This ridge, and the views it offered, were frankly unbelievable in their beauty. I sometimes feel jaded because I have spent so much time in the mountains. Its good to sometimes just take a look at your surroundings and how incomparably incredible they are.

One could also look up at the remainder of the route to Uncompahgre’s summit. From this point you simply ascend the broad ridge to a couple of switch backs where you then cross onto the southern side of the ridge.


Uncompahgre’s Broad Summit Block from near the top of the “Windowed” Ridge

Don and I continued up this steeper portion of the trail to the point where it finally wraps over the ridge and enters a significantly rockier and more rugged portion.BFSmith_UncompPeak_080109_126

Crossing Over the Ridge - Looking Up at the Rugged Portion of the Hike. Technical Section is Near the Spire at Left in the Background

The hike really got interesting from this point. Not to say that the hike was not interesting until we reached the ridge crest. I just really like hiking in rocky, high, and rugged areas below a summit. Knowing that the summit is very close…

We continued on the Southern portion of the ridge. I stopped a little ahead of Don and was shooting pictures when I heard an unexpected sound. Unexpected is an understatement actually. What I heard was sheep baaing. And when I say sheep I don't mean one. Or a few. I heard LOTS of sheep. I should point out that I was well into the high 13,000 feet at this point. Probably about 13,700ish feet. I really did not expect to hear sheep here.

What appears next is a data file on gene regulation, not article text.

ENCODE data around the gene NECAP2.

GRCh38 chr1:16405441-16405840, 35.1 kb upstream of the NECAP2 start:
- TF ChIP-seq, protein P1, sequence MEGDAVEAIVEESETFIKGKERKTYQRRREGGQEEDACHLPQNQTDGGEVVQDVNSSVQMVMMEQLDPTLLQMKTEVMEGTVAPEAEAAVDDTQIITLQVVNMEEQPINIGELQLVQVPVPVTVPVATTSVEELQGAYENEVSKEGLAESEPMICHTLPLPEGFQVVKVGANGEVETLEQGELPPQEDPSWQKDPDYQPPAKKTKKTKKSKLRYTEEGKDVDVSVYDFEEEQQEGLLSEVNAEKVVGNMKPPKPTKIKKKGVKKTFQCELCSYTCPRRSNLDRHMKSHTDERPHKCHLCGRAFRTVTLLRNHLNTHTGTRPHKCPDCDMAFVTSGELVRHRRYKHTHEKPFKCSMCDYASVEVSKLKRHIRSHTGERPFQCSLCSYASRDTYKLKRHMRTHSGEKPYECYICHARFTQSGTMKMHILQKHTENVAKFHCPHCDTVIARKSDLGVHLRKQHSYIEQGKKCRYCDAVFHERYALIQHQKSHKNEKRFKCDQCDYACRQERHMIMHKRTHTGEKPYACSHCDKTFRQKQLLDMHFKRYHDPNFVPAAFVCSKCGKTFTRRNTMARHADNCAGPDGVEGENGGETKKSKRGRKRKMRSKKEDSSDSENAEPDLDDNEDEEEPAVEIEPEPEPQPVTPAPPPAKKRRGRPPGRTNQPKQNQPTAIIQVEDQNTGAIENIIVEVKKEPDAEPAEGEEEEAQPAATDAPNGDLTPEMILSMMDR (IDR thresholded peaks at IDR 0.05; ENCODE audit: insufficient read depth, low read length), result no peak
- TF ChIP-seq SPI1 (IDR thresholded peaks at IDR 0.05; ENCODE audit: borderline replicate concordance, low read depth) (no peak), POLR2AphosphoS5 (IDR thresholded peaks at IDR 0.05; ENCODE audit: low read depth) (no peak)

Looking around I found the source of the sounds. Thousands of feet below me, in a meadow between Matterhorn and myself, were several hundred sheep. (Later to find out from the ranger domestic sheep) Here I was, at nearly 14,000 feet, and I could hear all these sheep baaing and see them walking around. Its was really quite surreal.


Sheep! And lots of them. They are the Very Small White Dots Stippling the Center Portion of the Image Crossing the Gully

With that mystery solved we hiked on. Around the corner we came to the only “technical” portion of the climb. It was a good class 2+ to class 3 section of say 100 feet vertical climb up some loose rock. Not too bad really. Actually fun. This part of the hike wound through an aesthetically rich area generously populated with beautiful spires.


The Short “Technical” Portion of the Climb

At the top of the technical portion you pop out into a somewhat less vertical rocky landscape. You need to look carefully for cairns to find the actual trail that wraps through larger boulders, spires, and rocks.


The Rugged Portion of the Climb Between the Top of the “Technical” Section and the Easier Trail to the Summit

This part of the trail soon exits you to the relatively smooth, more open, and straight forward last pitch to the summit.


The Trail Smoothes out a Bit and is a Little More Straight Forward from Here to the Summit

From this point on it is a very pleasant and easy walk through some interesting terrain and rocks to the summit proper.


The Last Easy Bit to the Summit